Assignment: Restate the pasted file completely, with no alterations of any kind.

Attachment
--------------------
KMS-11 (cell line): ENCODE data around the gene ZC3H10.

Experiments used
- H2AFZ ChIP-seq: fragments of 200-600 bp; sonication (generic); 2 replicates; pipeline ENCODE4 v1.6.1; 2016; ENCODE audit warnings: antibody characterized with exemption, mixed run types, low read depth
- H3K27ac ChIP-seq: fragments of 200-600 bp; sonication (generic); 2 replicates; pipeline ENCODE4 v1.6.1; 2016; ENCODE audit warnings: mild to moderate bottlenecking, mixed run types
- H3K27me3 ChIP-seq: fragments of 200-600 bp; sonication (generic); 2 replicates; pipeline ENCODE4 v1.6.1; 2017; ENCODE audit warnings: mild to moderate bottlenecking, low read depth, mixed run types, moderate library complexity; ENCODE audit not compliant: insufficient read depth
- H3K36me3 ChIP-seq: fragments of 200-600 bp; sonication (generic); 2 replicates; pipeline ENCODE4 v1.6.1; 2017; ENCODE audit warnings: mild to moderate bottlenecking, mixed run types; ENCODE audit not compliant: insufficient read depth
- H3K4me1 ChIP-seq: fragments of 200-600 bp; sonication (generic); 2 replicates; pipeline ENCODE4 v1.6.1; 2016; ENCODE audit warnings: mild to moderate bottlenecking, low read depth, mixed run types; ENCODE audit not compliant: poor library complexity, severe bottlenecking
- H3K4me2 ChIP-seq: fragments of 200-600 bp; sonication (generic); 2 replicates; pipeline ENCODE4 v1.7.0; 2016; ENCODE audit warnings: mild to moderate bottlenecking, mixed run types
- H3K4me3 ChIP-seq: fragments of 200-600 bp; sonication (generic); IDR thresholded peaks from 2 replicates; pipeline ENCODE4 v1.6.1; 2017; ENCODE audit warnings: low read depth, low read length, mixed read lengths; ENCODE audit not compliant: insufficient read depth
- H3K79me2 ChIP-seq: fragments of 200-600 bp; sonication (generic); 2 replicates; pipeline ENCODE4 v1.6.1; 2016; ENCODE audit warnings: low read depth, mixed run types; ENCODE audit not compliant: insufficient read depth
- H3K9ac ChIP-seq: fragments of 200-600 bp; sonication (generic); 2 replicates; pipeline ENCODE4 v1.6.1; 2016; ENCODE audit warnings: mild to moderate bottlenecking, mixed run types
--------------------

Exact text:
KMS-11 (cell line): ENCODE data around the gene ZC3H10.

Experiments used
- H2AFZ ChIP-seq: fragments of 200-600 bp; sonication (generic); 2 replicates; pipeline ENCODE4 v1.6.1; 2016; ENCODE audit warnings: antibody characterized with exemption, mixed run types, low read depth
- H3K27ac ChIP-seq: fragments of 200-600 bp; sonication (generic); 2 replicates; pipeline ENCODE4 v1.6.1; 2016; ENCODE audit warnings: mild to moderate bottlenecking, mixed run types
- H3K27me3 ChIP-seq: fragments of 200-600 bp; sonication (generic); 2 replicates; pipeline ENCODE4 v1.6.1; 2017; ENCODE audit warnings: mild to moderate bottlenecking, low read depth, mixed run types, moderate library complexity; ENCODE audit not compliant: insufficient read depth
- H3K36me3 ChIP-seq: fragments of 200-600 bp; sonication (generic); 2 replicates; pipeline ENCODE4 v1.6.1; 2017; ENCODE audit warnings: mild to moderate bottlenecking, mixed run types; ENCODE audit not compliant: insufficient read depth
- H3K4me1 ChIP-seq: fragments of 200-600 bp; sonication (generic); 2 replicates; pipeline ENCODE4 v1.6.1; 2016; ENCODE audit warnings: mild to moderate bottlenecking, low read depth, mixed run types; ENCODE audit not compliant: poor library complexity, severe bottlenecking
- H3K4me2 ChIP-seq: fragments of 200-600 bp; sonication (generic); 2 replicates; pipeline ENCODE4 v1.7.0; 2016; ENCODE audit warnings: mild to moderate bottlenecking, mixed run types
- H3K4me3 ChIP-seq: fragments of 200-600 bp; sonication (generic); IDR thresholded peaks from 2 replicates; pipeline ENCODE4 v1.6.1; 2017; ENCODE audit warnings: low read depth, low read length, mixed read lengths; ENCODE audit not compliant: insufficient read depth
- H3K79me2 ChIP-seq: fragments of 200-600 bp; sonication (generic); 2 replicates; pipeline ENCODE4 v1.6.1; 2016; ENCODE audit warnings: low read depth, mixed run types; ENCODE audit not compliant: insufficient read depth
- H3K9ac ChIP-seq: fragments of 200-600 bp; sonication (generic); 2 replicates; pipeline ENCODE4 v1.6.1; 2016; ENCODE audit warnings: mild to moderate bottlenecking, mixed run types